Recently I was asked for some information and suggestions for adjusting the timing while tuning a bike on a dynamometer.
In our classes we teach that in most cases if you pick a good calibration the ignition table should be great as far as peak power goes. The most critical component of chasing peak power numbers on a dyno is doing the runs correctly. Engine temp, oil temp, tire temp,… are some of the things that can change peak power numbers run. Which can easily be confused with an adjustment made by a tech to timing or some other table. More on this in a future post. You can learn more about Horsepower and Torque on a dyno here: http://harleytuner.com/horsepower-torque
Before adjusting timing you need to understand what you are doing.
The simplest way to explain it is timing is temperature management.
When you ignite a specific volume of air/fuel it makes a specific amount of heat. Changing (timing) when you ignite it changes what you do with the heat. As an example. Near the end of the power stroke the exhaust valve starts to open. The later you ignite it (less timing) the more of the heat you send out the exhaust.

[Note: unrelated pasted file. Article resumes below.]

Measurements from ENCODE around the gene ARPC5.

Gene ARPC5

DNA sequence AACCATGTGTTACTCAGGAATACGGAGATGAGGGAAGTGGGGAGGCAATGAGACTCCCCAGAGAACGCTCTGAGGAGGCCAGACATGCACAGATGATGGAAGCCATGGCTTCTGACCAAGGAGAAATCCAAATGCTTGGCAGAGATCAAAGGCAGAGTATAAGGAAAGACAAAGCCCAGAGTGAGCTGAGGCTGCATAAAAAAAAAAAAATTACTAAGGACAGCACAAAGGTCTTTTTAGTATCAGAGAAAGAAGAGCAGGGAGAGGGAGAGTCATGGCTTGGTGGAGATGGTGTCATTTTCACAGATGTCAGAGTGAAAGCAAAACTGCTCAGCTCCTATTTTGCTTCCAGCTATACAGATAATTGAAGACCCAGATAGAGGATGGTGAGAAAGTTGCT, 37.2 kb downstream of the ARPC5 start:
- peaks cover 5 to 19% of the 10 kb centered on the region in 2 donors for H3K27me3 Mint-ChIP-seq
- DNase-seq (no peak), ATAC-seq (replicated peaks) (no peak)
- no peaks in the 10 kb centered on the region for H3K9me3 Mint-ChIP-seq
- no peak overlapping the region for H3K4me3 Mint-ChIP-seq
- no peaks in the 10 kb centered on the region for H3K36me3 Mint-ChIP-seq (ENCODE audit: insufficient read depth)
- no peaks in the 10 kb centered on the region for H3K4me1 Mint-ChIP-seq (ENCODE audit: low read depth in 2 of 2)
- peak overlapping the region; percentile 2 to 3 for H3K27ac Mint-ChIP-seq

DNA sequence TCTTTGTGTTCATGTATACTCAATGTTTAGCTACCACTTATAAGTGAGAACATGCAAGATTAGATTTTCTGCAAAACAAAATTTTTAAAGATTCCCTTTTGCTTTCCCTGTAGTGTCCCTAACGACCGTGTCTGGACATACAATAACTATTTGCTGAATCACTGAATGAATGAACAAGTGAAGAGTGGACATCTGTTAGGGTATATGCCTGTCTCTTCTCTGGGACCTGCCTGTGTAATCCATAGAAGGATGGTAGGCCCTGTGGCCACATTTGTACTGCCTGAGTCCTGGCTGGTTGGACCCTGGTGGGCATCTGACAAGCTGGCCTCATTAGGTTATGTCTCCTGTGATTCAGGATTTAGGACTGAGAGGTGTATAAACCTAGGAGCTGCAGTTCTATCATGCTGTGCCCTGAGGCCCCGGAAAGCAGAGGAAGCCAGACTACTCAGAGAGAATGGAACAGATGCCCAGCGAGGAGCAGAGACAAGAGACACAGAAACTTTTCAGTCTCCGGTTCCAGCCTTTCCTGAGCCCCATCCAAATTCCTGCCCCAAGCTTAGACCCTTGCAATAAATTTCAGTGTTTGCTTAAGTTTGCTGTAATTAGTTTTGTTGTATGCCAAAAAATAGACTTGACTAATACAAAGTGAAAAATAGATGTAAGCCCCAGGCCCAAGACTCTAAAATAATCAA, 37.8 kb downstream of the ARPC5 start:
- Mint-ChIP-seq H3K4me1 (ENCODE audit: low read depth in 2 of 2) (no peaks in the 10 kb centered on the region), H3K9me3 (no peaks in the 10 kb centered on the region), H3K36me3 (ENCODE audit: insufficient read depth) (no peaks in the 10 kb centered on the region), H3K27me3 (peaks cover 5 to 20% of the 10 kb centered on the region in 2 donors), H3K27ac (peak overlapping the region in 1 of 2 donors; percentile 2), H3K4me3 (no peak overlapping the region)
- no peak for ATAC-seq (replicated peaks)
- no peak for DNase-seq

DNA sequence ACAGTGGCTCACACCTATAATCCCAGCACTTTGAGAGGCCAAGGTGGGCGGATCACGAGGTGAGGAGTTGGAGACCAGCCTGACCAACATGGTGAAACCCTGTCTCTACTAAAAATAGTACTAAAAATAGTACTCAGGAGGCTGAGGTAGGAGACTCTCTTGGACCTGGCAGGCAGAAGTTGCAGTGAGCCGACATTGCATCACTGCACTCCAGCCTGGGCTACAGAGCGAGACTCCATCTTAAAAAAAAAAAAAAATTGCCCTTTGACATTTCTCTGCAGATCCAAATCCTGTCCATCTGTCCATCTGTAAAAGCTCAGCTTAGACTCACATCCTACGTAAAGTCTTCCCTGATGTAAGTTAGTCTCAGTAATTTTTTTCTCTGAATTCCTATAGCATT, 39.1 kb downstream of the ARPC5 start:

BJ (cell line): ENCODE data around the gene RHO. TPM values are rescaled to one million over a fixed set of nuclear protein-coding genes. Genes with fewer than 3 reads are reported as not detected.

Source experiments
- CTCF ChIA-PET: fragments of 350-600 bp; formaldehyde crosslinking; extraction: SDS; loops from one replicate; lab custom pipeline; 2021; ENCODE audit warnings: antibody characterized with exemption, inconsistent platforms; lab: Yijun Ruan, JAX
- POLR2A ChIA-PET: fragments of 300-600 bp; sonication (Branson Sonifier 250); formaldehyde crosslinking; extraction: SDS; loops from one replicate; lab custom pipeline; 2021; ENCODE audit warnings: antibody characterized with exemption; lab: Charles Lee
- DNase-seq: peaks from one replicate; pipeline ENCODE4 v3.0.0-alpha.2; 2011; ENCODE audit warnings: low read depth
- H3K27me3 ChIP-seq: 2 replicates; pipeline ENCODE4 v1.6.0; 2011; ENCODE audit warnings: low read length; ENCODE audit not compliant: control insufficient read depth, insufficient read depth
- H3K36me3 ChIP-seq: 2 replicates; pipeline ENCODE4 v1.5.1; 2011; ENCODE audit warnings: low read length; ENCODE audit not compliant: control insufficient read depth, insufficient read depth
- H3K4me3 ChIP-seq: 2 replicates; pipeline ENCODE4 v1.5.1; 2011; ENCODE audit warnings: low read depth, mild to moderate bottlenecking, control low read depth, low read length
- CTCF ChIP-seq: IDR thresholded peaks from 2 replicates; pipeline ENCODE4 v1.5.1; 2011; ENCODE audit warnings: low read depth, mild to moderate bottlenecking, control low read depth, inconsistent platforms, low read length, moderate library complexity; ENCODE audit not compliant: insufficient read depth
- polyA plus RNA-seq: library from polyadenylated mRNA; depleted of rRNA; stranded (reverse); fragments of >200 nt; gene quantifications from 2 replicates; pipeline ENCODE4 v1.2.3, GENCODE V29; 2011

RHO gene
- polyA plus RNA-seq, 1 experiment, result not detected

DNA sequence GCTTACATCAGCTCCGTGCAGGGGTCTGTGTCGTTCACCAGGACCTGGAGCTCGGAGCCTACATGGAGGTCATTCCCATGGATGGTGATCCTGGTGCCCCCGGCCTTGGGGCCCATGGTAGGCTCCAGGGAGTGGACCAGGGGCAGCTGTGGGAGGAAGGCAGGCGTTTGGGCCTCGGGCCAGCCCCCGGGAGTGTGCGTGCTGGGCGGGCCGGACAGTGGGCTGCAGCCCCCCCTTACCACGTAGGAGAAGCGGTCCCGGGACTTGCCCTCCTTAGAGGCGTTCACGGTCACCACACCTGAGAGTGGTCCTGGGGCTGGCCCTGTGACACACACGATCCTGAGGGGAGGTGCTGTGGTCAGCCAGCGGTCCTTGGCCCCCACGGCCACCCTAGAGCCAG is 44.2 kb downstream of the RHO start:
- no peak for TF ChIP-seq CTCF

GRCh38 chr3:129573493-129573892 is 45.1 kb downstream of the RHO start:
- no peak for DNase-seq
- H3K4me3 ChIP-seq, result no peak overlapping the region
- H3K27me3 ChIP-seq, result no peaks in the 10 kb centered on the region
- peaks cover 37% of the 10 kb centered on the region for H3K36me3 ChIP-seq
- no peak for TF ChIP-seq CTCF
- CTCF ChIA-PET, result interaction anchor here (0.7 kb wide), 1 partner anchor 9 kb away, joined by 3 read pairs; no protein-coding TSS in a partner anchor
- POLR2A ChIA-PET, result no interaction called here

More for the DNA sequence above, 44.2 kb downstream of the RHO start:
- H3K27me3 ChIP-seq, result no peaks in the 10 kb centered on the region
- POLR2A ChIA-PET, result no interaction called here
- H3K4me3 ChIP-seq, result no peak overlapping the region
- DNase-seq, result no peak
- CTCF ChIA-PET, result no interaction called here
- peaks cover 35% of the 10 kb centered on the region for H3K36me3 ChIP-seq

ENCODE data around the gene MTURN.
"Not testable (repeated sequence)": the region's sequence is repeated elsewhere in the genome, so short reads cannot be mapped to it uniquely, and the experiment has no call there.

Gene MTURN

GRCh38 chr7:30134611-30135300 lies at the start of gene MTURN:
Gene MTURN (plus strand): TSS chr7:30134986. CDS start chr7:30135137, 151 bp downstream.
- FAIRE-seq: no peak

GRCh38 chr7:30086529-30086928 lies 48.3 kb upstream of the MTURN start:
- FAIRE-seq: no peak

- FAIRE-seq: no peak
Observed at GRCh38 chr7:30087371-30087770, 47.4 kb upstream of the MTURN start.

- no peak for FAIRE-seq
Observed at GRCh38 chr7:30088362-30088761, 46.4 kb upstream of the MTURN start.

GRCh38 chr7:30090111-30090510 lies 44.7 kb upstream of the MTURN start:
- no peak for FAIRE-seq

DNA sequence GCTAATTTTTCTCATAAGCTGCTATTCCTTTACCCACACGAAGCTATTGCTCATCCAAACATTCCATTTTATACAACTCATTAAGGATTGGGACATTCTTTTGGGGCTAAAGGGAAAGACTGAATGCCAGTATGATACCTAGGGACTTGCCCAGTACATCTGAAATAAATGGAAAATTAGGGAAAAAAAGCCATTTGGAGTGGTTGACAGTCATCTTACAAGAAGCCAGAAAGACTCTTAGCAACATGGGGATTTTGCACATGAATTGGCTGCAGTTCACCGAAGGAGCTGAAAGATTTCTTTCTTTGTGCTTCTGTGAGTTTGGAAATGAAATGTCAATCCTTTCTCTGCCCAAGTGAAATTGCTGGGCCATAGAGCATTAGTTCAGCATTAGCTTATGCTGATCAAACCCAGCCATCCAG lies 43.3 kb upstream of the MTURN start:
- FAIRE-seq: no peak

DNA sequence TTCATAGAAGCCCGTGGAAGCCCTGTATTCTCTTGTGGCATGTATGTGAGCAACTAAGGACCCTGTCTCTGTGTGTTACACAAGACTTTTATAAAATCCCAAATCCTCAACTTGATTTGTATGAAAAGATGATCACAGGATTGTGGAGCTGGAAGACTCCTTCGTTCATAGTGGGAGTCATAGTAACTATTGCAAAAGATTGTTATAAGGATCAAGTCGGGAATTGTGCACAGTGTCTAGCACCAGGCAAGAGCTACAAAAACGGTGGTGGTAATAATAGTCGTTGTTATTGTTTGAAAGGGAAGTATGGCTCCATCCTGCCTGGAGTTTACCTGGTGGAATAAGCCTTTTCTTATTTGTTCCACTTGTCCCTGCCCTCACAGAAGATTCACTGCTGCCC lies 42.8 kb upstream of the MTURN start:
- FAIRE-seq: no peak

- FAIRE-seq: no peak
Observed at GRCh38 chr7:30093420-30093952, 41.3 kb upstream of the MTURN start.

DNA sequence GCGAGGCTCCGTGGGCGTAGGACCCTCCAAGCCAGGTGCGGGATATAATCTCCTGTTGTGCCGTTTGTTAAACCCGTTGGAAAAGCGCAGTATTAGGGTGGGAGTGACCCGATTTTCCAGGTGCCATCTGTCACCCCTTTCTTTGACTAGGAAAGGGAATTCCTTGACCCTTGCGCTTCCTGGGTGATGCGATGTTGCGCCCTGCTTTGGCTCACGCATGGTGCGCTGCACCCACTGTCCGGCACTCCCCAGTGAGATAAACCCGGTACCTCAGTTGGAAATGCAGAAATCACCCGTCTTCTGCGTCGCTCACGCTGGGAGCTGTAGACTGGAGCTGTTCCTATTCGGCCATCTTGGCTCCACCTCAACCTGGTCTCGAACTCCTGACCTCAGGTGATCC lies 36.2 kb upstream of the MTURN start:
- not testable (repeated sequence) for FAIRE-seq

“Increasing the timing heats the engine and cools the exhaust”
“Decreasing the timing Cools the engine and heats the exhaust”
Most important thing to remember with chasing numbers using timing on the dyno is that advancing timing (heats engine) to make power can be a bad call.
On the Dyno we control the head temp and if we are chasing a pretty HP graph heads should be near 200F. When the customer rides his bike head temps can be near 400F.
Advancing the timing in the peak power areas increases the the chance the bike will ping when ridden by the customer. I have seen several pistons with holes in them over the years.
- Decreasing timing helps with pinging
- You can increase timing in the decel column (lowest kpa) to help with decel popping. Low load area no risk of ping
- you can change timing in the lowest rpm row to help with start up. I.E. decreasing timing can help with kickback.
- Increasing the timing in the wild-man area can help the bike feel better leaving a stop.
Obviously there is no hard rule “If you do this you will get this”. every bike and situation is different.
Until next time.